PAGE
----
Molecular-based electronics represents a new class of devices which
can achieve 1) high-densities per chip; 2) truly three-dimensional
architecture; and 3) high-speed operation. In addition, such electronics may exhibit quantum-mechanical
phenomena, e.g.single-electron tunneling, at or near room
temperature which are applicable to logic devices.
Key to realizing molecular-based electronics is the fabrication of metallic
leads whose length scales are commensurate to the size of a single molecule
(~1 nm). Such leads are necessary to interface
and connect the molecules of interest. While efforts have been placed on
electron-beam and scanning-probe lithographies and self-assembled
structures, there has yet to be an appropriate method for achieving, with
precision and high-yield, such length scales in metallic nanostructures.
One promising strategy, however, is electrodeposition via aqueous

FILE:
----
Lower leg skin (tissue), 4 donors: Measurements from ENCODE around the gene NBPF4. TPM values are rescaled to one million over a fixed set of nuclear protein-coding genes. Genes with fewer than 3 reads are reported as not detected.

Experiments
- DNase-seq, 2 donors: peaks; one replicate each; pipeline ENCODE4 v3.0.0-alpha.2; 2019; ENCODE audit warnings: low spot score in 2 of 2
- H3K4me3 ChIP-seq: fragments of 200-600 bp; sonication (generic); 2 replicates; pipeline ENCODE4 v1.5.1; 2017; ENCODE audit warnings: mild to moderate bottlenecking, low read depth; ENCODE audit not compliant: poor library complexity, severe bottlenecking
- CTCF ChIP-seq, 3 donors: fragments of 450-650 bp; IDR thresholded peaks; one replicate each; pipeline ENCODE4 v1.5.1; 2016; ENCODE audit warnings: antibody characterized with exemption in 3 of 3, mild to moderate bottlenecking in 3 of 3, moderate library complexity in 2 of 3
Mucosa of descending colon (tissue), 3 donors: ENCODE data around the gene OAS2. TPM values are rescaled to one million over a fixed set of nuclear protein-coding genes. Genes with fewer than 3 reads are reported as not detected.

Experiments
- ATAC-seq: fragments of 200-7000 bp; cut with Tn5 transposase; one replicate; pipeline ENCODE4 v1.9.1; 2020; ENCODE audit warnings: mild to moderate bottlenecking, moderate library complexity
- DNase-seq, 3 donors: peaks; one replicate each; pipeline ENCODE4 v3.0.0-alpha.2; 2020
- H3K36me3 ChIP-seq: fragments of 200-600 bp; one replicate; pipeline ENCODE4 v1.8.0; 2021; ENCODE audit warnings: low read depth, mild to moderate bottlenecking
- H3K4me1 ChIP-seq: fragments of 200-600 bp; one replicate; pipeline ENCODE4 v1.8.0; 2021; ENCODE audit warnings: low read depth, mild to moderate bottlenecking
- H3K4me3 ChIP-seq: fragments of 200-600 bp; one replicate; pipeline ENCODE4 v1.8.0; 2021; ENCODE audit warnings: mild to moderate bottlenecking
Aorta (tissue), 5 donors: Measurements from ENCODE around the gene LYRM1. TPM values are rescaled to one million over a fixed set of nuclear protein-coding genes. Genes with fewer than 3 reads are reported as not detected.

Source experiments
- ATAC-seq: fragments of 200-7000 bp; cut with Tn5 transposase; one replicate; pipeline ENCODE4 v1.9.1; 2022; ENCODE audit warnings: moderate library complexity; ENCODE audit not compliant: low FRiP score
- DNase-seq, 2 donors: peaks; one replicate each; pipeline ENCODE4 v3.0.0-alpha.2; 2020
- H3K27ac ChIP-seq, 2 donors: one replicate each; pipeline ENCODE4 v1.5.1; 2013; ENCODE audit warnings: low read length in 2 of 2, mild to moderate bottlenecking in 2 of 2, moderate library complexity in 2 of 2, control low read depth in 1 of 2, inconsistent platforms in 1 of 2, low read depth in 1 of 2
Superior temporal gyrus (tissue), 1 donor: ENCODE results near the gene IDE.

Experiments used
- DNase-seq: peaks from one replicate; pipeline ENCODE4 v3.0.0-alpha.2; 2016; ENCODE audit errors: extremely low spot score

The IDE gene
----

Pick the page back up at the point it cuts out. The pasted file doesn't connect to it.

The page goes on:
solutions, i.e. electroplating [1, 2].
Here, metallic ions in solution are deposited onto the leads via an
electrolytic chemical reaction. While successful in achieving nanometer
resolution, this particular technique is limited to solutions which must
contain the metal ions of interest and cannot be used to produce an
arbitrary deposition profile.
We have developed a more flexible variation of the electrodeposition
process. Unlike previous methods, ours employs an on-chip anode as
the metal source and utilizes microliter quantities of a solution that
initially does not contain the particular metal ion. The process can thus
deposit metals in situ, producing separations less than 10 nm.
Potential applications of our technique include nanofabrication processes
requiring a low-metal ion concentration, localized electrodeposition, and
the repair of damaged or malformed circuit interconnects in situ, the
latter of which is currently not possible with standard lithographic
techniques. The use of electrodeposited nanoscale electrodes as either
quantum point contacts or metallic leads for a molecular junction may have
potential applications in logic devices, both classical and quantum.